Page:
“How will Aaron Judge’s body last in his 30s” is a question that has been looming large over his pending free agency campaign. Judge is aware of this concern, and is more eager to discuss his evolving outlook on managing his body than he is about most things his career. The message is clear: The judge feels that past results should not be seen as an indication of how his body will fare in the seasons to come.
Judge says he now has a better understanding of what is needed to survive the 162-game season, noting that he has learned from the experienced players around him.
“You know how many swings are the right amount of swing for you,” Judge says. “Sometimes, you hit BP, then there’s a cage session, then there’s a pregame session, and then play in a game. It’s a lot of wear and tear on your body, and now I’m going to cut my swings. I try to gauge and after 15-20, I understand what to do if something feels off, but I’ve lost muscle memory and it’s time to go out and play.”
Lawson, the Yankees’ hitting coach, was promoted to the major-league staff this season, and he’s only seen Judge’s daily approach to his job this year, but the purposefulness of his training sets him apart.
“Very few swings on a daily basis — and in a 162-game season, it would be easy to set aside a few days — lack full attention,” Lawson said. “He’s locked in, and he does a good job of gauging when he needs more reps or when he needs less reps. What he wants to achieve in a game is a move from training to BP.” -Translates to step-by-step progress, if he’s taking it for the day, for cage work, in pregame sessions. He doesn’t waste his efforts.”
The first thing that struck new Yankees utility man Matt Carpenter when he joined the team in late May was the way the judges were able to set their timing and use both sides of the field depending on the pitch.
“People see him as someone who just has power,” said Carpenter. “But when you see what he’s doing, he’s a one-hitter hitter.”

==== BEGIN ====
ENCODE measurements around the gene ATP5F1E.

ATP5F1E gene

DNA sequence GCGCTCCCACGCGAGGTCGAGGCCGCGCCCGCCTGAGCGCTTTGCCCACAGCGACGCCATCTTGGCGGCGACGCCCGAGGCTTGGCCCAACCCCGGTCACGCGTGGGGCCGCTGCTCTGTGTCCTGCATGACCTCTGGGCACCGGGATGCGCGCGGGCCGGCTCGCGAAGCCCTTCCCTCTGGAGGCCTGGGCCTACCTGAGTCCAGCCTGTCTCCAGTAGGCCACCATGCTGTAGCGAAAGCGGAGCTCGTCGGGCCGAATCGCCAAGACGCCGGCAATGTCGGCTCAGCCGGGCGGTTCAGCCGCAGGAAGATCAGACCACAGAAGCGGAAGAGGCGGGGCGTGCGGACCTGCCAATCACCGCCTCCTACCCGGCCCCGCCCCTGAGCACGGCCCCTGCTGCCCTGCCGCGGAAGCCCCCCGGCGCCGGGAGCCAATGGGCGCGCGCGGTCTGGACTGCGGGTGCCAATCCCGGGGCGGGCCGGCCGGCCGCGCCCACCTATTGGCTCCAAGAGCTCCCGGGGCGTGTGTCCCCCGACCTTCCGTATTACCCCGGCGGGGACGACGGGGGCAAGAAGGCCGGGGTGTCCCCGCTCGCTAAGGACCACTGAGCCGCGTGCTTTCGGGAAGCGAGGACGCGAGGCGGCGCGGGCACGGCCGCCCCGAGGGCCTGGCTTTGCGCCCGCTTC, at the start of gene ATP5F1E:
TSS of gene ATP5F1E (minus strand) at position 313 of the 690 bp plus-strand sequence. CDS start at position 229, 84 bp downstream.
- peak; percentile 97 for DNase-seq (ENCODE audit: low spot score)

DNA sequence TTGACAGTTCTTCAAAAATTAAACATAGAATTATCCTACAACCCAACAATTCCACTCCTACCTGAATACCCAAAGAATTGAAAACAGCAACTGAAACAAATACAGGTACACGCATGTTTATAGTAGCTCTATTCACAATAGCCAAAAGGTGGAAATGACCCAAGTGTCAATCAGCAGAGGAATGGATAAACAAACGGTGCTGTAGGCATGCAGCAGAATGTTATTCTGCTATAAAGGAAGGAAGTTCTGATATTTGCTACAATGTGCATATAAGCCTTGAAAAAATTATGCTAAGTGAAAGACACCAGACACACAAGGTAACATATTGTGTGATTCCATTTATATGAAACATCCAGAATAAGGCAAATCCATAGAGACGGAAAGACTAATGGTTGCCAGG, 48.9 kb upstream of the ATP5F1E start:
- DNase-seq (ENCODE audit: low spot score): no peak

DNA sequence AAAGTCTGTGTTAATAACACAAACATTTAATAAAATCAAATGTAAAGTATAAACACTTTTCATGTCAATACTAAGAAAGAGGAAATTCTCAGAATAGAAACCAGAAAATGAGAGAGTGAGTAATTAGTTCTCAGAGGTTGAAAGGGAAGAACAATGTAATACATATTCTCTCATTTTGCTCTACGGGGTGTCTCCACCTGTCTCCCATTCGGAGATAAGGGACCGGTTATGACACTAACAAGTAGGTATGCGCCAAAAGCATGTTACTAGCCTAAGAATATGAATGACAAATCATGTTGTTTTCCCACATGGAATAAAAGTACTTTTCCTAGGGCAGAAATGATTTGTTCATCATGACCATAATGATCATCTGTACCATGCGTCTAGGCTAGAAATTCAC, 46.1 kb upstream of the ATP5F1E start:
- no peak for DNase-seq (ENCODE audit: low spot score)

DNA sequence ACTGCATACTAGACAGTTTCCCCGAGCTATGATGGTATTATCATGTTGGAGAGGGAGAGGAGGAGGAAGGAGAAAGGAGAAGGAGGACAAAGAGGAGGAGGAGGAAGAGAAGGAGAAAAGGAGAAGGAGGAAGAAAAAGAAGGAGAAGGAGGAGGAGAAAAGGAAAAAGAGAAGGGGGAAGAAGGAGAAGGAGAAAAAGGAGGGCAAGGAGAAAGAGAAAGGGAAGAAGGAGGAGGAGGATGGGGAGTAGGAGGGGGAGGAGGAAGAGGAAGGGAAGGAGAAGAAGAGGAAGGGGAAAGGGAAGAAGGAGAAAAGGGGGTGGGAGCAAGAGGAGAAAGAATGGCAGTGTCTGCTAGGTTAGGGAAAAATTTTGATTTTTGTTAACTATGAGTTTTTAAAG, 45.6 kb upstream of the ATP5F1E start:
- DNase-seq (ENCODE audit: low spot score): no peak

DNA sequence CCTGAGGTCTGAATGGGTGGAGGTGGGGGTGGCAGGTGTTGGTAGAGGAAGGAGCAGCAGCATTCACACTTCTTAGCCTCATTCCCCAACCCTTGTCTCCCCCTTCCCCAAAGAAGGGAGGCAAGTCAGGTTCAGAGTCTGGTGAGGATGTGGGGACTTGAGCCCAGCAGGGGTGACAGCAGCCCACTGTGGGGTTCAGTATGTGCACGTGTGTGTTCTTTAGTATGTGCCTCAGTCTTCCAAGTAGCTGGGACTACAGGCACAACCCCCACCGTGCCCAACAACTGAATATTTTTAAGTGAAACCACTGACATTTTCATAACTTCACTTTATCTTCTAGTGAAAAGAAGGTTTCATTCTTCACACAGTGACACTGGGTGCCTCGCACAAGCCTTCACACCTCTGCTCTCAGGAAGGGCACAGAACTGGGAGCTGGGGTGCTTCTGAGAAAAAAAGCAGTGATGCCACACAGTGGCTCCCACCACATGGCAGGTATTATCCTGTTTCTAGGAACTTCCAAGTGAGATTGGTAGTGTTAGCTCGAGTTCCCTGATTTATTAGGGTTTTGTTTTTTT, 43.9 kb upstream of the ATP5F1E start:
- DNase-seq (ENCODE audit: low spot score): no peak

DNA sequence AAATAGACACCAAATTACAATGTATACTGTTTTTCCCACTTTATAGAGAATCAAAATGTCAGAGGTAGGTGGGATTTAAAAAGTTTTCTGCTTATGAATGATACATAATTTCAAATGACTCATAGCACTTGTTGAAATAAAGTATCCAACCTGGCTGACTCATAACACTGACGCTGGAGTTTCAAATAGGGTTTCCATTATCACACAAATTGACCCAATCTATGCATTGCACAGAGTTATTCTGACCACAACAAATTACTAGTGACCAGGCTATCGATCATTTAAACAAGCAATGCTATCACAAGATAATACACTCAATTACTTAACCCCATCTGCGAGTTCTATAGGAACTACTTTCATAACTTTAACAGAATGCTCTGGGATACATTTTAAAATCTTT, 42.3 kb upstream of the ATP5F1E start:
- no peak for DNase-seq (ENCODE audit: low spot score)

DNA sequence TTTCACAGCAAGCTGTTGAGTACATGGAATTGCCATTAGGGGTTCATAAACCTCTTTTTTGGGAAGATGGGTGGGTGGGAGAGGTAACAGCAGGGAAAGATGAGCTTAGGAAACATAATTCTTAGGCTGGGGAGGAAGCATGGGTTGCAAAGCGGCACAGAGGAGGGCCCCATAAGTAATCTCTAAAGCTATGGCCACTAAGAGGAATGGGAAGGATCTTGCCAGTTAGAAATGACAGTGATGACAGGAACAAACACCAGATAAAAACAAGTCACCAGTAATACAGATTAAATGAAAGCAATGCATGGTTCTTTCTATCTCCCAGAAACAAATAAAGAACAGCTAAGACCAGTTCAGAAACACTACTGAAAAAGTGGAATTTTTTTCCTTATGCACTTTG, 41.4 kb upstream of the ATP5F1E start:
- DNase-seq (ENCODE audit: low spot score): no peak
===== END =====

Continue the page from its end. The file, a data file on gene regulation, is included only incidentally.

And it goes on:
The judge’s spray chart for the season indicates that he is able to take different approaches against offspeed and breaking pitches versus fastball, without changing too much his time to react to the type of pitch. The high velocity of the fastball means he has to react quickly, but if he can get the end of the bat to the ball, he can hit the opposite field. Since braking pitches and offspeed pitches take a little longer to cross the plate, he can square them and pull them into left field. This allows him to be as consistent as possible with his time on the swing, and this is where the judge’s raw strength can lead to better results for him: if he gets to the pitch, he has to gape for base. A home run is more likely to result in a hit or over the outfield wall.
The biggest indicator of a judge’s success this season may be what MLB’s statcast calls “barrel rate,” or the percentage of batted balls in which the hitter, essentially, gets it all. 60 of Judge’s 293 batted balls have been barreled up – a 25 percent rate, the highest in MLB this season. His rate of barrels per plate attendance is also the highest in MLB at 15.6 percent, 2.4 percent higher than the second highest rate this season held by Stanton.